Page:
Highlights from PICCC’s recently completed projects

Highlights from PICCC’s recently completed projects

The PICCC partnership entered its fourth year in 2014-15, with a number of significant achievements. The past 12 months has seen the culmination of many of PICCC’s key collaborative research efforts, with work funded through the national methane, modelling, nitrous oxide and soil carbon programs now completed.

Some highlights from PICCC’s completed projects include:

  • Enhanced capacity within regional natural resource management organisations to make better use of climate change adaptation research, via the provision of new resources and information sharing processes.
  • Enteric methane research showing the efficacy of wheat, fat and oil supplementation for reducing livestock emissions.
  • The significant improvements in enteric methane measurement methodologies, particularly the sulphur hexafluoride technique which is now recognised as an invaluable tool for livestock emissions research.
  • The completion of over 30 whole farm systems analyses, quantifying the impact of various management strategies on farm emissions, productivity and profitability and demonstrating that although many strategies can reduce emissions, very few are profitable under current carbon policies.
  • The development of evidence for policy makers that mitigation strategies focused on emissions intensity and profitability (instead of net emissions) are the most effective way to reduce farm greenhouse gas emissions and improve farm efficiency and profitability.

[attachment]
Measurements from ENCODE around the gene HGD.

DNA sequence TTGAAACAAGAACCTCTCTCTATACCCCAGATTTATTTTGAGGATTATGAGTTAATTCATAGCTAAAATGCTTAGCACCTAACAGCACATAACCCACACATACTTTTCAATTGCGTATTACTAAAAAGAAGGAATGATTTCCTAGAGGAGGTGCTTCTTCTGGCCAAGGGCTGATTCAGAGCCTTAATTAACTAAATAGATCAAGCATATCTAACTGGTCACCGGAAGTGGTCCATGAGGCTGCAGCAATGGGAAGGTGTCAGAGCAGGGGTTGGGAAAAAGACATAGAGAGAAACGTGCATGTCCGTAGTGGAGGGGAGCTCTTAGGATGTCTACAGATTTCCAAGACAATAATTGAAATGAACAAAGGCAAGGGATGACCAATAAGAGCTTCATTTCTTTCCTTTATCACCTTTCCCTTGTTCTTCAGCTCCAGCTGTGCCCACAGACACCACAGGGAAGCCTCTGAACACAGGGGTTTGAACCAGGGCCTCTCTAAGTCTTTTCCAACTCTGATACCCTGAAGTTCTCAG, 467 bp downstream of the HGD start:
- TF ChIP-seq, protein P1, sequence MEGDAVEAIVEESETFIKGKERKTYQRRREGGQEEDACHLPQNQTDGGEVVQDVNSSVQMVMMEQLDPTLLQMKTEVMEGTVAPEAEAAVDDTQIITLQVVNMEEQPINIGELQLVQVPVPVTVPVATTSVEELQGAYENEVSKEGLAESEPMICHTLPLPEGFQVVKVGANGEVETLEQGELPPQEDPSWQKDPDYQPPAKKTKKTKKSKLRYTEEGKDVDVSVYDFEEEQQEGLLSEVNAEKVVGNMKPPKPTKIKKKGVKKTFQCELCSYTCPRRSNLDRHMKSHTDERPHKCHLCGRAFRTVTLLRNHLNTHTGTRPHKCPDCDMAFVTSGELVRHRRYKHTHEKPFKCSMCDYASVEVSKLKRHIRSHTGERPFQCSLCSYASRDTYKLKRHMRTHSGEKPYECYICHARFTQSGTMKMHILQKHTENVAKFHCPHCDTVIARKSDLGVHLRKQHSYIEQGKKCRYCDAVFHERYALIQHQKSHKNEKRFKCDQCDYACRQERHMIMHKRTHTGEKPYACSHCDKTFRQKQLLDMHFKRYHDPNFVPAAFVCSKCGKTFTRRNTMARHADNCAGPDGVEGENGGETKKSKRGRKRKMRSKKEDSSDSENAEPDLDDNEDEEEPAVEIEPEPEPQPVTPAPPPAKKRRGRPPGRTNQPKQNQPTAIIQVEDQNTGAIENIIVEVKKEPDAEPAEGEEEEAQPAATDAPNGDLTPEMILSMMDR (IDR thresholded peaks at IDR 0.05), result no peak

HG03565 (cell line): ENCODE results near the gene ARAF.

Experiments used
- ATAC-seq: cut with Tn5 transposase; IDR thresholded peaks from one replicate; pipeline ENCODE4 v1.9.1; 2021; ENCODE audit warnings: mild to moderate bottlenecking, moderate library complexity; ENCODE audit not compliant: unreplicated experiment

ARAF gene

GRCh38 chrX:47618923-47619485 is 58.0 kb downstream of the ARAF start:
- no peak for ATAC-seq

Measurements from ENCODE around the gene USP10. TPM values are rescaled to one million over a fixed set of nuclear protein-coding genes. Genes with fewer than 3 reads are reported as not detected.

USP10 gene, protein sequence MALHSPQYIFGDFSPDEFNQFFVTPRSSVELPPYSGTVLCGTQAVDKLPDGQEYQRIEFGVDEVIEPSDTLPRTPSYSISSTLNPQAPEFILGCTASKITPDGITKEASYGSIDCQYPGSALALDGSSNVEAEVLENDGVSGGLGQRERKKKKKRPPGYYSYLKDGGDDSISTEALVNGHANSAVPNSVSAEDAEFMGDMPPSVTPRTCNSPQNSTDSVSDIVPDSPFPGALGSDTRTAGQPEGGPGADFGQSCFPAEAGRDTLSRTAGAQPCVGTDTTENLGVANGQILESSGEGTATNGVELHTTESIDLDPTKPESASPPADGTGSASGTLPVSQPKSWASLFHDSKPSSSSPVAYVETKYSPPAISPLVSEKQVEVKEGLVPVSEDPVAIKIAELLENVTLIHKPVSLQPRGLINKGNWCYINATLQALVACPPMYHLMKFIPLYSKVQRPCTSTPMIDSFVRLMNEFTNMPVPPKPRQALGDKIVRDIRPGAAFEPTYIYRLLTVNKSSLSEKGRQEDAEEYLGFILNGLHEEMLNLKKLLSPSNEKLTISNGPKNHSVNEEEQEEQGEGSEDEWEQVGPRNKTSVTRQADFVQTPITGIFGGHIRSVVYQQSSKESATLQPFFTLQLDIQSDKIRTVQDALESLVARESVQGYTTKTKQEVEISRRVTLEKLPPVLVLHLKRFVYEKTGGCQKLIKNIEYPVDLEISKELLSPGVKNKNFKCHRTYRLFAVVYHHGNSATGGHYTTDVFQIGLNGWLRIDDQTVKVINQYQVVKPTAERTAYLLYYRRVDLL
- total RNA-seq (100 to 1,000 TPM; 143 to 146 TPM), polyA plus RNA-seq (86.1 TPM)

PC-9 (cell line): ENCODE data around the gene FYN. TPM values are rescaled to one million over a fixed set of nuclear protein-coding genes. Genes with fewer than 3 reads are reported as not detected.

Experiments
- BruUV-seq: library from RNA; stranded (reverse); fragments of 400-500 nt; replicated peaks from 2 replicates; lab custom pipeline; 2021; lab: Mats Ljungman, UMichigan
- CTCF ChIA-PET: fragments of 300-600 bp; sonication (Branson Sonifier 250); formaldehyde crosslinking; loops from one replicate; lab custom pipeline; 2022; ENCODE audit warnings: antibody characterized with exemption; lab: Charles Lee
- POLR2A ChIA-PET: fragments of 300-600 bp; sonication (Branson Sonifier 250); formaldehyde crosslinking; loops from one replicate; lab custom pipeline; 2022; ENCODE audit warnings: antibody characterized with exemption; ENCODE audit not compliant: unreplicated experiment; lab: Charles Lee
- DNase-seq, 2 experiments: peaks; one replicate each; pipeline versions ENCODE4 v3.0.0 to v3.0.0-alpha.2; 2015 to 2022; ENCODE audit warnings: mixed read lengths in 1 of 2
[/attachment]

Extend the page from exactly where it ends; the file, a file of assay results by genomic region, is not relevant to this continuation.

• The testing of nitrification inhibitors on dairy and cropping farms, which has contributed to improvements in national inventory emission factors, and will demonstrate for the first time their feasibility under commercial production conditions and in emissions reduction methodologies.
  • Conclusive evidence for farmers in high rainfall zones that maximising nitrogen fertiliser efficiency and delaying the timing of pasture termination prior to planting winter crops will minimise nitrous oxide emissions.
  • Verification, via modelling and field trials, that without proven productivity benefits or changes to the current price and policy environment, inhibitor-amended fertilisers and other nitrification inhibitor products are financially unviable for most Australian production systems, including dairy and vegetables..
  • Soil carbon research showing that crop rotations with legumes, zero tillage and stubble retention all have potential to increase soil carbon, but that only the conversion from cropping to pasture will consistently increase soil carbon.

Read more about PICCC's research results and outcomes in the PICCC Annual Report.